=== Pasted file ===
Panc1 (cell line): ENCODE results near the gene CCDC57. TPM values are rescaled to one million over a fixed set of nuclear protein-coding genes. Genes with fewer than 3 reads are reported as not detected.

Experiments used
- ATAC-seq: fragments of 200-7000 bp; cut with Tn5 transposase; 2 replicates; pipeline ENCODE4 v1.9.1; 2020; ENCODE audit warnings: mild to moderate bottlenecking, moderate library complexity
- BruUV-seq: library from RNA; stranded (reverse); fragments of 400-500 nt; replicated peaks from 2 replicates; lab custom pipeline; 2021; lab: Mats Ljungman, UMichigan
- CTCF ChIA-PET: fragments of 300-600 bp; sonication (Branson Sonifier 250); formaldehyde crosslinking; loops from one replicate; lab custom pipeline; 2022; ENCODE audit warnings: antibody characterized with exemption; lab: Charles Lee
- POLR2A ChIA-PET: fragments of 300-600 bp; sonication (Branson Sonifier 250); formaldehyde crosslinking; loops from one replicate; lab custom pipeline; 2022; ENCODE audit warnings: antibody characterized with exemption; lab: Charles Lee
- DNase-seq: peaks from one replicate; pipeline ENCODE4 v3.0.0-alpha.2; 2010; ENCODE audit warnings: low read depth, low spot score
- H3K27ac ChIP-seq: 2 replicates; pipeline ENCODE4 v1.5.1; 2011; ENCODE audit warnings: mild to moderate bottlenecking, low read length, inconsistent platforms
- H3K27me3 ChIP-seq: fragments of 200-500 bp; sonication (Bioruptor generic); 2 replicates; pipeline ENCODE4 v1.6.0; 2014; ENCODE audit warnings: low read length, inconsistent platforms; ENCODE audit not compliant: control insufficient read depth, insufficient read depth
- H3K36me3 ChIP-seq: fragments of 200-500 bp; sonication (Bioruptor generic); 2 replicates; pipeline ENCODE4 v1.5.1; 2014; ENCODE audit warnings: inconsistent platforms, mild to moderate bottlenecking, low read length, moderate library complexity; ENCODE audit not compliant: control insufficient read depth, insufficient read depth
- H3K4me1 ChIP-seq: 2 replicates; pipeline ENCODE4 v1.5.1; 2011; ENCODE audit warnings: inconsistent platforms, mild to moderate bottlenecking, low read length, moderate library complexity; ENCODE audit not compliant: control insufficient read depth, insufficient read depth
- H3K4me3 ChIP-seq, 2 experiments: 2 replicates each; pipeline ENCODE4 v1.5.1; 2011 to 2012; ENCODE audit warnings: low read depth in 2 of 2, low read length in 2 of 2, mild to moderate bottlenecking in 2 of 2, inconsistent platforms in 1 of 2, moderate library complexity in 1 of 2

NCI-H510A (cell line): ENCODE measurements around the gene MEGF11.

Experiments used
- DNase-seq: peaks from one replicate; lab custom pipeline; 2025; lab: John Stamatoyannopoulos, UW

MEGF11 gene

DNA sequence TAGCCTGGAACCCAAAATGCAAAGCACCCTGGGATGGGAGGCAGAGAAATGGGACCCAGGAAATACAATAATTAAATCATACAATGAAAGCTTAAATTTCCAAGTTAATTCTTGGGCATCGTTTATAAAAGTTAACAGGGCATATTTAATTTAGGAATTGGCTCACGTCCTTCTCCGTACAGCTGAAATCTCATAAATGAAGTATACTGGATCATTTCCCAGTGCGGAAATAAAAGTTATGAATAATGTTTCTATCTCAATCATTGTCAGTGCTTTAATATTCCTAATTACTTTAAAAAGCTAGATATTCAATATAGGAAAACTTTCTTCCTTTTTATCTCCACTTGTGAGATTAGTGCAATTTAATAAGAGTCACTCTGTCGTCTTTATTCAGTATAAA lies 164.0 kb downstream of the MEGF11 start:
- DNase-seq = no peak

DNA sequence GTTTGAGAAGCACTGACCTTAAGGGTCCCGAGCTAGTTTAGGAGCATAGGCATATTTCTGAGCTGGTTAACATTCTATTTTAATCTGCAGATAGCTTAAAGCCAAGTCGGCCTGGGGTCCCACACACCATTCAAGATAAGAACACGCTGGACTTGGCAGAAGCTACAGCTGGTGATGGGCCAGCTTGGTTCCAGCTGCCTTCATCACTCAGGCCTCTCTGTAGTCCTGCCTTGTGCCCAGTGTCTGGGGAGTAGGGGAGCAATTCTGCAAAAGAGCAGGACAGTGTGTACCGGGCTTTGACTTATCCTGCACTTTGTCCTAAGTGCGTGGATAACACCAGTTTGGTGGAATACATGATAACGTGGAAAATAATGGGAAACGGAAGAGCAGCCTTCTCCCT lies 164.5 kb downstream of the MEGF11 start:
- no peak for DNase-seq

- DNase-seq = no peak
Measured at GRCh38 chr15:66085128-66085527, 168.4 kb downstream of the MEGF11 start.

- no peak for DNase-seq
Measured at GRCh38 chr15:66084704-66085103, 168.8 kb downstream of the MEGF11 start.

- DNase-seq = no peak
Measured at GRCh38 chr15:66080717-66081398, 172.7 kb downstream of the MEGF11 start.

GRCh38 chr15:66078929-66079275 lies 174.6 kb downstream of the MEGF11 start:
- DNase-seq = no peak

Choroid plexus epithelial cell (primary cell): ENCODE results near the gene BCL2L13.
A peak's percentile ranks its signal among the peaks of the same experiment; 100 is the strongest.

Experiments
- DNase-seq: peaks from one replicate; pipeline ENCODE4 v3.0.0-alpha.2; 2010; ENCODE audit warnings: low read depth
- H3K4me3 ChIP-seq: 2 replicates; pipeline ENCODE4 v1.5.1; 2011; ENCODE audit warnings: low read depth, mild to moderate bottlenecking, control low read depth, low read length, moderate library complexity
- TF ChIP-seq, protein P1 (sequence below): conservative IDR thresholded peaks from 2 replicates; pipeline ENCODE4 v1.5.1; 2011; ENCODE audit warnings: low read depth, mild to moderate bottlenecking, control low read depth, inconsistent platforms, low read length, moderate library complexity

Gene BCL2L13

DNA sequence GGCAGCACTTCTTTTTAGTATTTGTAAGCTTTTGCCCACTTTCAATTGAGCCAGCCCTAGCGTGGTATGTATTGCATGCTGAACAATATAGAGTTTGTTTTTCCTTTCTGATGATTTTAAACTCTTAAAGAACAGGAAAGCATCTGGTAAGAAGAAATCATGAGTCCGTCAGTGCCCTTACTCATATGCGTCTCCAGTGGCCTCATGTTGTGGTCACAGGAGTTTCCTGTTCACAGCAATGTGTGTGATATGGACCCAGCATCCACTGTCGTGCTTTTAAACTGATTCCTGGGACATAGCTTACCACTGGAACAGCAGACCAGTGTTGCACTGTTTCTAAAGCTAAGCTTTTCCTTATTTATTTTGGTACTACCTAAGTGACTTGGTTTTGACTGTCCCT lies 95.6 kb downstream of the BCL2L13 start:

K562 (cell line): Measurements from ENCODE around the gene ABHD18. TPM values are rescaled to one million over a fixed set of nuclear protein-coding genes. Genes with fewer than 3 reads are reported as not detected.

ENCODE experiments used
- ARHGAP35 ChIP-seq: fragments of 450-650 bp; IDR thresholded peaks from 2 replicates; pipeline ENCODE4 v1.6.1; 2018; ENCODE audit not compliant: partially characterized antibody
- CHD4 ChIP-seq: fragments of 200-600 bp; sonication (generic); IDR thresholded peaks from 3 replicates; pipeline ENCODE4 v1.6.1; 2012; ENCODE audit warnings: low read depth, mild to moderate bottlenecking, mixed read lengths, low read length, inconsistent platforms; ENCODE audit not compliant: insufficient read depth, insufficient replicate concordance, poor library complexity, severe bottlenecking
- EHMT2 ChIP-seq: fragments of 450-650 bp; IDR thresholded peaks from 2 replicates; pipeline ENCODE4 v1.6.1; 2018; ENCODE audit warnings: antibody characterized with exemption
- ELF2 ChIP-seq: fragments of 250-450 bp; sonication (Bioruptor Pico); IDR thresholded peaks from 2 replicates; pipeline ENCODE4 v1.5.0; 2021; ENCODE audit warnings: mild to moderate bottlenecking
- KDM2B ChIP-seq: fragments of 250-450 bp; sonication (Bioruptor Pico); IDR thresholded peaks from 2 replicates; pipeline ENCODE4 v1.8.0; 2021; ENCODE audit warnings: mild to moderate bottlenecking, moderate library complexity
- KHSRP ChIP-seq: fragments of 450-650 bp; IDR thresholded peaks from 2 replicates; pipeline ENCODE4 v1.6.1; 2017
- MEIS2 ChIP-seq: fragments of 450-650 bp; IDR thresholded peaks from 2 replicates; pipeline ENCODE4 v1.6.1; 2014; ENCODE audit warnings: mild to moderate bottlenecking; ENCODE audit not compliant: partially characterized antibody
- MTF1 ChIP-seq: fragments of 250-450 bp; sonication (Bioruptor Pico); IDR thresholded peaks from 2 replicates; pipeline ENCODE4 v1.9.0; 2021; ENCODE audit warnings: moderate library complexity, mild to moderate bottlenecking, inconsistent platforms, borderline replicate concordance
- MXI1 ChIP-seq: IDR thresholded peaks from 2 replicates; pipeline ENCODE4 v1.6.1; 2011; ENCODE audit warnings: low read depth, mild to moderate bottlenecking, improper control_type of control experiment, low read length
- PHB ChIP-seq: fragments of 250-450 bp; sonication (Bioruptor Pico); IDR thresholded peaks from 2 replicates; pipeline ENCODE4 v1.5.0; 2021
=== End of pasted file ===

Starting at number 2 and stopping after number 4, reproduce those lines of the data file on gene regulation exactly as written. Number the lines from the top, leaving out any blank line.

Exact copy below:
Experiments used
- ATAC-seq: fragments of 200-7000 bp; cut with Tn5 transposase; 2 replicates; pipeline ENCODE4 v1.9.1; 2020; ENCODE audit warnings: mild to moderate bottlenecking, moderate library complexity
- BruUV-seq: library from RNA; stranded (reverse); fragments of 400-500 nt; replicated peaks from 2 replicates; lab custom pipeline; 2021; lab: Mats Ljungman, UMichigan